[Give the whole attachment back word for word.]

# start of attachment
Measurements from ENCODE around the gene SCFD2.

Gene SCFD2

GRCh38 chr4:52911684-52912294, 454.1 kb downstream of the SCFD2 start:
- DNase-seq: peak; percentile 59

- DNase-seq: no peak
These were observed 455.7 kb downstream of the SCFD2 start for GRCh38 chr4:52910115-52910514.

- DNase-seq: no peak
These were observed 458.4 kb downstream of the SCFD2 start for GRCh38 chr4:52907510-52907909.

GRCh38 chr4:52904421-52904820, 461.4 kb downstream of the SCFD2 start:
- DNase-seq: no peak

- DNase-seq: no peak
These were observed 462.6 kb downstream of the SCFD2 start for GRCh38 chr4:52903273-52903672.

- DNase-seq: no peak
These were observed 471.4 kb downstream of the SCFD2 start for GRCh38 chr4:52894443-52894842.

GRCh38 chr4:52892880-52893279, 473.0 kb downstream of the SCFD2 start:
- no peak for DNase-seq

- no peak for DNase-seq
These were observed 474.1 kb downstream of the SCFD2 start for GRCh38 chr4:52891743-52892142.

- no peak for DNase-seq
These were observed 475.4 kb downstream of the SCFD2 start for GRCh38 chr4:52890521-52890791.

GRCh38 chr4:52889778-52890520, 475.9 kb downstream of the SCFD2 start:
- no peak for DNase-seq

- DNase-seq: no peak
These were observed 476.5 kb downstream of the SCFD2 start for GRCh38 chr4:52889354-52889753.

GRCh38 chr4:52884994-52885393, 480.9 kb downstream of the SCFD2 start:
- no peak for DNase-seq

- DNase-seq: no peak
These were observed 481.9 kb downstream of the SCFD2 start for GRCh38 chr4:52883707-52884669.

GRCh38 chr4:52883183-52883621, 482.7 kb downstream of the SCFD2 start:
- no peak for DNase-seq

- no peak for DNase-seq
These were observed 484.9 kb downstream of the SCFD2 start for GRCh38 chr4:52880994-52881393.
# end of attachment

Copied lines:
Measurements from ENCODE around the gene SCFD2.

Gene SCFD2

GRCh38 chr4:52911684-52912294, 454.1 kb downstream of the SCFD2 start:
- DNase-seq: peak; percentile 59

- DNase-seq: no peak
These were observed 455.7 kb downstream of the SCFD2 start for GRCh38 chr4:52910115-52910514.

- DNase-seq: no peak
These were observed 458.4 kb downstream of the SCFD2 start for GRCh38 chr4:52907510-52907909.

GRCh38 chr4:52904421-52904820, 461.4 kb downstream of the SCFD2 start:
- DNase-seq: no peak

- DNase-seq: no peak
These were observed 462.6 kb downstream of the SCFD2 start for GRCh38 chr4:52903273-52903672.

- DNase-seq: no peak
These were observed 471.4 kb downstream of the SCFD2 start for GRCh38 chr4:52894443-52894842.

GRCh38 chr4:52892880-52893279, 473.0 kb downstream of the SCFD2 start:
- no peak for DNase-seq

- no peak for DNase-seq
These were observed 474.1 kb downstream of the SCFD2 start for GRCh38 chr4:52891743-52892142.

- no peak for DNase-seq
These were observed 475.4 kb downstream of the SCFD2 start for GRCh38 chr4:52890521-52890791.

GRCh38 chr4:52889778-52890520, 475.9 kb downstream of the SCFD2 start:
- no peak for DNase-seq

- DNase-seq: no peak
These were observed 476.5 kb downstream of the SCFD2 start for GRCh38 chr4:52889354-52889753.

GRCh38 chr4:52884994-52885393, 480.9 kb downstream of the SCFD2 start:
- no peak for DNase-seq

- DNase-seq: no peak
These were observed 481.9 kb downstream of the SCFD2 start for GRCh38 chr4:52883707-52884669.

GRCh38 chr4:52883183-52883621, 482.7 kb downstream of the SCFD2 start:
- no peak for DNase-seq

- no peak for DNase-seq
These were observed 484.9 kb downstream of the SCFD2 start for GRCh38 chr4:52880994-52881393.